This case has been strengthened by authoritative statements from expert sources, such as the International Energy Agency, emphasizing that new fossil fuel development is inconsistent with the goal of limiting global temperature rise to 1.5 degrees C. 

“This case in Norway joins a rising tide of litigation around the world challenging the decisions to expand fossil fuels in the face of mounting climate chaos,” Nikki Reisch, director of the Climate and Energy program at the Center for International Environmental Law, said during a press conference at COP28. It is a reminder that “governments have existing legal duties outside and will be held accountable to them in court,” said Reisch. 

Human rights and accountability cases advance

As devastating climate impacts intensify and accelerate, courts are increasingly seeing cases alleging that insufficient government climate policies amount to human rights violations.

United States

In the U.S., climate accountability lawsuits targeting major oil and gas companies for alleged deception and disinformation made significant advances in 2023. The Hawaii Supreme Court heard an appeal from the industry defendants in City and County of Honolulu v. Sunoco LP et al. in August, and ruled on October 31 to uphold the trial court’s denial of their motions to dismiss. 

While another motion to dismiss, claiming that the lawsuit violates the industry defendants’ free speech rights, is still pending at Hawaii’s Intermediate Court of Appeals, the Supreme Court’s ruling puts the case firmly on track towards trial.  

Several climate liability suits brought by municipalities and states across the U.S. also are moving ahead in state courts, aided by the Supreme Court’s April decision to decline petitions from the industry defendants that sought to procedurally derail the litigation.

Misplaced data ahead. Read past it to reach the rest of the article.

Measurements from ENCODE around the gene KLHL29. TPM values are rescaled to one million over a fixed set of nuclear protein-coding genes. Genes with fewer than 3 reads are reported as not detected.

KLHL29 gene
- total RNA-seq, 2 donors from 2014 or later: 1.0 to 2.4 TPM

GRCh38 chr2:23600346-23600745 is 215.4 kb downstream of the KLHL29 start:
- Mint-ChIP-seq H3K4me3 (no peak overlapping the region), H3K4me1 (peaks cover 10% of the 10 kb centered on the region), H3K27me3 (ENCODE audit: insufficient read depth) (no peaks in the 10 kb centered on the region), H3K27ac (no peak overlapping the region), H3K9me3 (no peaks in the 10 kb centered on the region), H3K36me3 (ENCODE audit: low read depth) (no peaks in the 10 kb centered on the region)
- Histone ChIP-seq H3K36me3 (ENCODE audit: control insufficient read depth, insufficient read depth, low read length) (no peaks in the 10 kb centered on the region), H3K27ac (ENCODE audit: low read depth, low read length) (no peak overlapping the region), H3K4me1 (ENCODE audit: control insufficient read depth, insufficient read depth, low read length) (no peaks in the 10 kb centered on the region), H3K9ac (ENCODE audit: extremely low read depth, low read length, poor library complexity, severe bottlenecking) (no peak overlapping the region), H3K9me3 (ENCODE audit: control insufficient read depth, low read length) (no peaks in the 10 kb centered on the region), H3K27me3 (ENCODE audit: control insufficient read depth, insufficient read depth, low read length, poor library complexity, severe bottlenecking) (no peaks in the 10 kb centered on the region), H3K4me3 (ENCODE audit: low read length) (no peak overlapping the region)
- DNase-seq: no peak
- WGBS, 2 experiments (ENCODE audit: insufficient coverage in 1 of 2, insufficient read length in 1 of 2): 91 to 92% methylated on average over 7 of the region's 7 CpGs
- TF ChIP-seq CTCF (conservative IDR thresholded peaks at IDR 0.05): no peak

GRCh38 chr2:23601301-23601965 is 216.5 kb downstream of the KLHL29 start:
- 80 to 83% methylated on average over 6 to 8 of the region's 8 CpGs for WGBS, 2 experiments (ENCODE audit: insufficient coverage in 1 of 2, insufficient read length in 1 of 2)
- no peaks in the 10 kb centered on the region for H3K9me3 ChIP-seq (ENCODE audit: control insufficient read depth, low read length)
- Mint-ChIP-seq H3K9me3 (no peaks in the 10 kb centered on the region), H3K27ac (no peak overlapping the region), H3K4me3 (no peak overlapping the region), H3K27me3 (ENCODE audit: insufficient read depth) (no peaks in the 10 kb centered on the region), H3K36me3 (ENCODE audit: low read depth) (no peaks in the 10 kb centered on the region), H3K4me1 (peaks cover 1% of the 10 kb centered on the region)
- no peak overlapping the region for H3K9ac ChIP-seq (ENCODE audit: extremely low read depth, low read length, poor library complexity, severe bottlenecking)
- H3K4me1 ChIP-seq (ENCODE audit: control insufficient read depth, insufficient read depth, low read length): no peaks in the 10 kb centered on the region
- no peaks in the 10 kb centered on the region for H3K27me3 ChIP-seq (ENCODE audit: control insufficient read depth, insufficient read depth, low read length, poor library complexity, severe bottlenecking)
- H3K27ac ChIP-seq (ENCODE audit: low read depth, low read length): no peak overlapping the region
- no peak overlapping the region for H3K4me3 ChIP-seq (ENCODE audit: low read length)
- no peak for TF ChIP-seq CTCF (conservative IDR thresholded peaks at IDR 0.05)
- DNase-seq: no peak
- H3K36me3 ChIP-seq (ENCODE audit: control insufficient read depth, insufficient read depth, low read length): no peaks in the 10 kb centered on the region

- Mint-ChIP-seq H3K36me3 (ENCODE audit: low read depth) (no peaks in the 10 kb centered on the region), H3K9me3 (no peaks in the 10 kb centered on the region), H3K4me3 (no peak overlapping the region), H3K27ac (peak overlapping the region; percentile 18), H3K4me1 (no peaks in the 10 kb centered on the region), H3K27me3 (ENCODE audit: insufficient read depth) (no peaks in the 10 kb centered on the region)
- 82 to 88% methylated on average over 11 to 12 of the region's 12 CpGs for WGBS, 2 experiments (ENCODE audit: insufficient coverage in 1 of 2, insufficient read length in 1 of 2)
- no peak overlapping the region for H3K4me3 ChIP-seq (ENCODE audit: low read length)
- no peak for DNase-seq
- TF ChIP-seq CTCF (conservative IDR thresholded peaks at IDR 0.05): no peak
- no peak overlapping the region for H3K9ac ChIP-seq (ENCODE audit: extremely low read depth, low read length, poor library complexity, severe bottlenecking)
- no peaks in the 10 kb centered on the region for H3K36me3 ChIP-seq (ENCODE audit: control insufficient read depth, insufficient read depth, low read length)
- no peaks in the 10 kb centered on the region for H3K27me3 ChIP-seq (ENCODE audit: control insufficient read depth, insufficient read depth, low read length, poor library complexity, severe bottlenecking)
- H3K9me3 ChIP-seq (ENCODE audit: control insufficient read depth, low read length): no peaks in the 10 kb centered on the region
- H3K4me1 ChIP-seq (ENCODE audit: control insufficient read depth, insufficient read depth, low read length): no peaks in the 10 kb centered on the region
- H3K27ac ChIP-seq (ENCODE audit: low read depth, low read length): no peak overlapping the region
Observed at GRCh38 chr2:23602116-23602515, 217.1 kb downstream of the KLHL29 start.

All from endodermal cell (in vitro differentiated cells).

These cases had been tied up for years while the fossil fuel industry attempted to get them moved to federal courts. The Supreme Court’s decisions declining to intervene, Rushlow said, will “unlock a lot of movement in cases that have just been plugged up.” 

“It does feel like some of the chains were broken this year,” she told DeSmog. 

The Supreme Court has so far denied industry petitions in climate lawsuits filed by the states of Rhode Island and Delaware; the cities of Baltimore, Maryland and Hoboken, New Jersey; Colorado’s Boulder and San Miguel counties and the city of Boulder; and California’s San Mateo, Santa Cruz and Marin counties and and the cities of Richmond, Imperial Beach, and Santa Cruz, as well as Hawaii’s Maui and Honolulu counties and the city of Honolulu.  

Europe

In 2023 the European Court of Human Rights held its first-ever hearings in lawsuits challenging governments’ inadequate climate responses on human rights grounds. All three  cases heard by the European Court of Human Rights seek to compel governments to align their climate policies with what science demands in order to safeguard human rights. 

In late March, the Strasbourg-based court heard two climate cases. KlimaSeniorinnen v. Switzerland was brought by a group of elderly Swiss women who are vulnerable to worsening health impacts from extreme heat. Carême v. France was filed by a French citizen and the former mayor of a coastal village in northern France that is exposed to heavy flooding. 

In September, the Human Rights Court heard a third climate case, this one brought by six Portuguese youths against 32 European countries in what one legal expert described as a “truly historic” hearing, marking the first time that dozens of national governments have been forced, in a single case, to defend their climate policies before a court. The young people launched their lawsuit in 2020, following several years of record-breaking heat in Portugal, as well as deadly wildfires in 2017.

The year also saw an unsuccessful attempt in the UK to hold an oil company’s board of directors liable for disregarding climate risk.

The UK-based environmental law organization ClientEarth brought a first-of-its-kind lawsuit in February against Shell’s board of directors, arguing that Shell’s failure to align its business and energy transition strategy with the goals of the Paris Agreement breaches UK corporate law. 

The High Court of England and Wales, and subsequently the Court of Appeal, ultimately dismissed the case. However, some experts believe it could be just the beginning of climate litigation against corporate boards of directors. 

Asia-Pacific